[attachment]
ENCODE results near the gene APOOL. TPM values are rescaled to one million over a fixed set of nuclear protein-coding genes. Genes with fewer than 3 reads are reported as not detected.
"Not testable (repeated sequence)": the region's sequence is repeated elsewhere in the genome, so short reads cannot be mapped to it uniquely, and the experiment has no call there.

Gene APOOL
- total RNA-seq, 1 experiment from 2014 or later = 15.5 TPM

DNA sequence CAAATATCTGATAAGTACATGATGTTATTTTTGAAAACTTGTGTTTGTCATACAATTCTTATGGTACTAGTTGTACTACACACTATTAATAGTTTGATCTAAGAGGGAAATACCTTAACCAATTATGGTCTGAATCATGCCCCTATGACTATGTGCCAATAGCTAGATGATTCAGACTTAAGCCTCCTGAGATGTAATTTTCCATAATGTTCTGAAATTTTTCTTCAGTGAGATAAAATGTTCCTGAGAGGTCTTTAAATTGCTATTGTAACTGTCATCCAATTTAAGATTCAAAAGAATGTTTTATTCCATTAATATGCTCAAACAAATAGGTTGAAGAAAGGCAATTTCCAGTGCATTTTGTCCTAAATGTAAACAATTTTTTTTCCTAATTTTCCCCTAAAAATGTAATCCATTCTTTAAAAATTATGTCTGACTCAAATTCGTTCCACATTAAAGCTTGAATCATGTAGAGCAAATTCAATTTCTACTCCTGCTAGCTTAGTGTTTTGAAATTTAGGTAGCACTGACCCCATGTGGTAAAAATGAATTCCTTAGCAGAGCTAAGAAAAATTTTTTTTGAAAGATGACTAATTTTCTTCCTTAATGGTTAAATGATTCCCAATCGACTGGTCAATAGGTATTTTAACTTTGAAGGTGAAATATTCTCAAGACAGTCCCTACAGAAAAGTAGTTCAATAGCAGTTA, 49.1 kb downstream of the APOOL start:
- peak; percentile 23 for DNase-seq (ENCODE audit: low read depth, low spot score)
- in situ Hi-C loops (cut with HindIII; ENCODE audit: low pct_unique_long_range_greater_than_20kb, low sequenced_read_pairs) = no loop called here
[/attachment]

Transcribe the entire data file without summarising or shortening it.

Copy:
ENCODE results near the gene APOOL. TPM values are rescaled to one million over a fixed set of nuclear protein-coding genes. Genes with fewer than 3 reads are reported as not detected.
"Not testable (repeated sequence)": the region's sequence is repeated elsewhere in the genome, so short reads cannot be mapped to it uniquely, and the experiment has no call there.

Gene APOOL
- total RNA-seq, 1 experiment from 2014 or later = 15.5 TPM

DNA sequence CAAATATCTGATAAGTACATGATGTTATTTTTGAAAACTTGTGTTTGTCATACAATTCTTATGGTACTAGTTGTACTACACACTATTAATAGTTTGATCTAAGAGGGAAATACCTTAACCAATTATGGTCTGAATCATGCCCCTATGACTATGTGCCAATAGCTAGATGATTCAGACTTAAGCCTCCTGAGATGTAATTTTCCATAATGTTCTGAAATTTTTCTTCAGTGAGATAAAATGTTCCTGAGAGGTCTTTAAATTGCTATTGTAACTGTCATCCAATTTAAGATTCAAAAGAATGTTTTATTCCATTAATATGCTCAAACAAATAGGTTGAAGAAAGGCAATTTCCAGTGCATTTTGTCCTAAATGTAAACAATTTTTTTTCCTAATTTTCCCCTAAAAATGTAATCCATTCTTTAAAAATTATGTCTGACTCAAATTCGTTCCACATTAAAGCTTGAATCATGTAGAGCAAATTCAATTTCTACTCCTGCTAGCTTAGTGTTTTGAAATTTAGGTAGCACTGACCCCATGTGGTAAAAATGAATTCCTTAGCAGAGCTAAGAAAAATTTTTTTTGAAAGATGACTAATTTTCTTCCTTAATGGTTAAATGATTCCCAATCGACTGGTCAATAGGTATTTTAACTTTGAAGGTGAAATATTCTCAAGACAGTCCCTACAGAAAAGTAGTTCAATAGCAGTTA, 49.1 kb downstream of the APOOL start:
- peak; percentile 23 for DNase-seq (ENCODE audit: low read depth, low spot score)
- in situ Hi-C loops (cut with HindIII; ENCODE audit: low pct_unique_long_range_greater_than_20kb, low sequenced_read_pairs) = no loop called here